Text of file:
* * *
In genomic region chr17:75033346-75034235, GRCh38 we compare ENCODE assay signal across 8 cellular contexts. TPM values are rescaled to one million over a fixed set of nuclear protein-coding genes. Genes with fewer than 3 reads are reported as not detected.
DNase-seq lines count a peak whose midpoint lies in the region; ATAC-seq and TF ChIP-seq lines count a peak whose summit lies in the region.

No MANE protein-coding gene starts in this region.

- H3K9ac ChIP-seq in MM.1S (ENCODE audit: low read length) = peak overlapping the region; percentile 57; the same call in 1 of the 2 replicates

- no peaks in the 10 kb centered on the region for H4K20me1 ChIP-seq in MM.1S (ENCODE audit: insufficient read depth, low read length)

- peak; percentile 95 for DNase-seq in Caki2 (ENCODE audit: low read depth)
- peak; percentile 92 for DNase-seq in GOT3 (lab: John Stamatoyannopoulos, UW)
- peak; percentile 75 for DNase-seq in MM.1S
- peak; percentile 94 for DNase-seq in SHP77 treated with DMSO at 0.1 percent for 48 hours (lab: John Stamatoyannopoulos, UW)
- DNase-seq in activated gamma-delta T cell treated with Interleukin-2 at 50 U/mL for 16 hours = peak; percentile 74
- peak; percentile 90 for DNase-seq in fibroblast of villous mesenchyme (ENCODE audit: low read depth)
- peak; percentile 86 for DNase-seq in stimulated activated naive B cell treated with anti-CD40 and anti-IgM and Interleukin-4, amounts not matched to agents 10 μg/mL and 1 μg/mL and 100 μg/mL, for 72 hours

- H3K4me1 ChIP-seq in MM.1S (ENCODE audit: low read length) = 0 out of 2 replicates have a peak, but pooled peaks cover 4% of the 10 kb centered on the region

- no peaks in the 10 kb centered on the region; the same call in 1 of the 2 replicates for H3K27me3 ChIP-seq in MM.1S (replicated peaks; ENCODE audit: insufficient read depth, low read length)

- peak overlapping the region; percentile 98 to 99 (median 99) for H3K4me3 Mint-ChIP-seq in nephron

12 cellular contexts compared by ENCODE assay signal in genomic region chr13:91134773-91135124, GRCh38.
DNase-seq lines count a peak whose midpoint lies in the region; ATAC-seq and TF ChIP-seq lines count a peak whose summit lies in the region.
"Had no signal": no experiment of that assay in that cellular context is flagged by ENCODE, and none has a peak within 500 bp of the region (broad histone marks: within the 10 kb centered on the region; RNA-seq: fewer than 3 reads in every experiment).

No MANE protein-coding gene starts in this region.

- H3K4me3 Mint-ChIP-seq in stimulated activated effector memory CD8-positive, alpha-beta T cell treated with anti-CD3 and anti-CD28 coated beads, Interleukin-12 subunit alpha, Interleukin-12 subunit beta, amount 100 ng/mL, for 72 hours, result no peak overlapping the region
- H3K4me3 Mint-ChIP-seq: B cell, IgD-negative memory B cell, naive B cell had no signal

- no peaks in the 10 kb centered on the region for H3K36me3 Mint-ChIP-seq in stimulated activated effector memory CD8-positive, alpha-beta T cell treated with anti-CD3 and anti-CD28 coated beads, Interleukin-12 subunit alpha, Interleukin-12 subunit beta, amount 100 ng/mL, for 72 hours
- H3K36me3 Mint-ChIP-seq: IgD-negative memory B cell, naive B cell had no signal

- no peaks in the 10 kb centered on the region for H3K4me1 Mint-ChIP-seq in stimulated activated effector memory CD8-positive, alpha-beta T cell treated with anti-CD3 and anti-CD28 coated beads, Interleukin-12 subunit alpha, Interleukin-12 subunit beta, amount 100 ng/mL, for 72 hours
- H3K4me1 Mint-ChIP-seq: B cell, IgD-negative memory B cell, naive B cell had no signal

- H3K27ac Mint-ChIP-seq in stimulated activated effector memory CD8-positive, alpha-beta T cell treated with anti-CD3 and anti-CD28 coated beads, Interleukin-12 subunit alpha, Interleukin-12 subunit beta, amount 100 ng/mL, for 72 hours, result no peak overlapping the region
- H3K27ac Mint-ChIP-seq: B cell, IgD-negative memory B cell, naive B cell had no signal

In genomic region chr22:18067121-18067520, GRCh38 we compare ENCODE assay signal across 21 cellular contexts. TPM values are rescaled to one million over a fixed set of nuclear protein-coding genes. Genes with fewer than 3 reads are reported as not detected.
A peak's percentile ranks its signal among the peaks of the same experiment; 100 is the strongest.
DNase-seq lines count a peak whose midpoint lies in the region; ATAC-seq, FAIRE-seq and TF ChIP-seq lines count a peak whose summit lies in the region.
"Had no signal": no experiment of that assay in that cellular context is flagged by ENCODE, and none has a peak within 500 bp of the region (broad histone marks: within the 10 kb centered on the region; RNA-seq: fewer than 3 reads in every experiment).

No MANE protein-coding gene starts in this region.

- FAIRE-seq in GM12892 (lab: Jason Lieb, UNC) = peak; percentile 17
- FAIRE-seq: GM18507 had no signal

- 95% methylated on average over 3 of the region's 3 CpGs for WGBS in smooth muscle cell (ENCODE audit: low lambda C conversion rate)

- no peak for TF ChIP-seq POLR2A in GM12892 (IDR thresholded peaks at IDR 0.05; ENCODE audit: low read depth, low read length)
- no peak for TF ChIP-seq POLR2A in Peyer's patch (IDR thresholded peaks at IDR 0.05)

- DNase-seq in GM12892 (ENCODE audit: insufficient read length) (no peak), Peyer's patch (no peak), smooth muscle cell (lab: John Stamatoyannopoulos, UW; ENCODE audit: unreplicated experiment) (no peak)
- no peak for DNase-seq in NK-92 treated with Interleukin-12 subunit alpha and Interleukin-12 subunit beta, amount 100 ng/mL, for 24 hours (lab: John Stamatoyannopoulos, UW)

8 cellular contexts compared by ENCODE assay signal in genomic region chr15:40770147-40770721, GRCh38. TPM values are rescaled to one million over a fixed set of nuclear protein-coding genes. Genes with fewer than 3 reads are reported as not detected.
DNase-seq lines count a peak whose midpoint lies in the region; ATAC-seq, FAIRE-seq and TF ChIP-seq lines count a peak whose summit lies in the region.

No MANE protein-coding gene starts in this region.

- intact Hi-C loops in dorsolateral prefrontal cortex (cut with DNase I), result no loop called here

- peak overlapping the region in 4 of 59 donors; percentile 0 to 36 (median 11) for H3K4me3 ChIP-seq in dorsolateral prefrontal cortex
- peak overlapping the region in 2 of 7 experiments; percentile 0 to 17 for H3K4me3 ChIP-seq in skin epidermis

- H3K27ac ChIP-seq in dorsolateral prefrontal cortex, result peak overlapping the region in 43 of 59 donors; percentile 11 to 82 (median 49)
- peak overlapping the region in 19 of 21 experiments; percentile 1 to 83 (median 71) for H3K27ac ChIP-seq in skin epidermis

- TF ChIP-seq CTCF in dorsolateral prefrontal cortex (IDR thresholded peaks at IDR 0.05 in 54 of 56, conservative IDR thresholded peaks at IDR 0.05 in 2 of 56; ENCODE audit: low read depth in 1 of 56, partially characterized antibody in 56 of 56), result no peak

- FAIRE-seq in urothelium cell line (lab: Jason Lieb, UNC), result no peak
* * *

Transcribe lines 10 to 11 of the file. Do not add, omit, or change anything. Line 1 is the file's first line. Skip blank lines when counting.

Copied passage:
- DNase-seq in activated gamma-delta T cell treated with Interleukin-2 at 50 U/mL for 16 hours = peak; percentile 74
- peak; percentile 90 for DNase-seq in fibroblast of villous mesenchyme (ENCODE audit: low read depth)